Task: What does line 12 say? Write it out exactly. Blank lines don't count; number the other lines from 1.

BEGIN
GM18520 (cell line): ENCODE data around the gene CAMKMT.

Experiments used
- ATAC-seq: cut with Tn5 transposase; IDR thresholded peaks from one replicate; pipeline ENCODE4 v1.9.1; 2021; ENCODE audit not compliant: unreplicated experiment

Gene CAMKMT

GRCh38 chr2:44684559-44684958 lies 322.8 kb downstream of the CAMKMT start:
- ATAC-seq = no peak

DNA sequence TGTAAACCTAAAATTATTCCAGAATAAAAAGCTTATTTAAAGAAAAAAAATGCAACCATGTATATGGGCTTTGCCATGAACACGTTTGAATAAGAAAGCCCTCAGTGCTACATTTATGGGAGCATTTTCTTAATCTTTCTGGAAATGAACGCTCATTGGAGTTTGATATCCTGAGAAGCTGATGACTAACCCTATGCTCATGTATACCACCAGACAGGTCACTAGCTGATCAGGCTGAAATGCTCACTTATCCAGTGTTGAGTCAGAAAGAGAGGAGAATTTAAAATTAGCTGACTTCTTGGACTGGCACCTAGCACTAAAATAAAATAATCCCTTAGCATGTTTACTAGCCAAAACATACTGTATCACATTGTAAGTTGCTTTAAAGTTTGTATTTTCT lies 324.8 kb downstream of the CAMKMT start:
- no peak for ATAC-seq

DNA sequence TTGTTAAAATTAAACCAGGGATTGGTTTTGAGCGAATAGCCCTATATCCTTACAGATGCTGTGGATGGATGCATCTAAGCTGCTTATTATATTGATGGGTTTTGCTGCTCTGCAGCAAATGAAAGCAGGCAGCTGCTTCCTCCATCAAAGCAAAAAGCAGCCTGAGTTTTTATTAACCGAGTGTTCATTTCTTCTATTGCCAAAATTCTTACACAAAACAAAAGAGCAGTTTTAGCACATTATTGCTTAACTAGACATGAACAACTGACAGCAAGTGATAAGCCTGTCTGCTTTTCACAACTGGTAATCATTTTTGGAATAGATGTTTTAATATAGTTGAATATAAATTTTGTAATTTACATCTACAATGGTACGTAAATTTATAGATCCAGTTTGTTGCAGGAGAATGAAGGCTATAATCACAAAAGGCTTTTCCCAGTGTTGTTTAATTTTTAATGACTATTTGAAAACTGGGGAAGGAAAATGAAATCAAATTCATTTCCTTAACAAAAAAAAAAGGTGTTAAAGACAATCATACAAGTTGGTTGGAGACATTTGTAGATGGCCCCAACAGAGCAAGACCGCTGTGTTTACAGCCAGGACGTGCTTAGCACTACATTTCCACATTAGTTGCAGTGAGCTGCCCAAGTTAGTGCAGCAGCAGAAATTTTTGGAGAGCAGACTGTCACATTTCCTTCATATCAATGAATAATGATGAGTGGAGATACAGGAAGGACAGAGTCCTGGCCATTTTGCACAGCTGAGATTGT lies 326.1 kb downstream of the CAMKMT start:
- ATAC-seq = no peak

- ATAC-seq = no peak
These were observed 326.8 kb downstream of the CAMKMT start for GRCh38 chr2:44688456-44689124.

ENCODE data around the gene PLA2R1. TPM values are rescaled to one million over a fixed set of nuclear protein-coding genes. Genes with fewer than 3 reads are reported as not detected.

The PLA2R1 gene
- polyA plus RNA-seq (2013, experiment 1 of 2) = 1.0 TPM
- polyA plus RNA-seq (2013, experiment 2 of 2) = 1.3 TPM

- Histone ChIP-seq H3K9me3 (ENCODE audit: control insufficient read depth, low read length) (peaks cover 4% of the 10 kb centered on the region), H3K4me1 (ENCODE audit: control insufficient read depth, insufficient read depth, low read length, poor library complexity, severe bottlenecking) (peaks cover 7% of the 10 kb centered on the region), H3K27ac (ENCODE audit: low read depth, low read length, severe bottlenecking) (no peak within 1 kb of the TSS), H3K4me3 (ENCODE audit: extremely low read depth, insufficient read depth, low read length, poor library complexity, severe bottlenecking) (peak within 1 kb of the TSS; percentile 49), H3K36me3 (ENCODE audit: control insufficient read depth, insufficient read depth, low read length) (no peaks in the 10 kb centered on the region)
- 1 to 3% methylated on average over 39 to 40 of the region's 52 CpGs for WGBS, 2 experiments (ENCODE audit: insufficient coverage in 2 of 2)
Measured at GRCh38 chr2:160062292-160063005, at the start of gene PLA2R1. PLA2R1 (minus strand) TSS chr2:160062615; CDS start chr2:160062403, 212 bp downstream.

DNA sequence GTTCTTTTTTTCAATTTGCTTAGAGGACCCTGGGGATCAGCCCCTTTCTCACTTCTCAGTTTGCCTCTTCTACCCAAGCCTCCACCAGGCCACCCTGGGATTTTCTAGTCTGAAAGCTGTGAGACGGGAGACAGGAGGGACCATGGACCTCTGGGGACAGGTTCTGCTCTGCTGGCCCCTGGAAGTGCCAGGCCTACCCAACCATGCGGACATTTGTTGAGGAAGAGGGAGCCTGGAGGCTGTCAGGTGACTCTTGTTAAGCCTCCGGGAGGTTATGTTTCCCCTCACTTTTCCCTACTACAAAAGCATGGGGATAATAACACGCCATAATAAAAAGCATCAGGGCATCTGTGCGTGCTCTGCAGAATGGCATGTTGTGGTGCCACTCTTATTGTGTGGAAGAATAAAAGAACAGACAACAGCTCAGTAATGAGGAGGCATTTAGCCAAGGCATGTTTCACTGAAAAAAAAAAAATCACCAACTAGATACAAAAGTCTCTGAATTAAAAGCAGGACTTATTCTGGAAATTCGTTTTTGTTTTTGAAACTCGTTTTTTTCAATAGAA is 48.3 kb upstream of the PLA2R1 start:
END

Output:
These were observed 326.8 kb downstream of the CAMKMT start for GRCh38 chr2:44688456-44689124.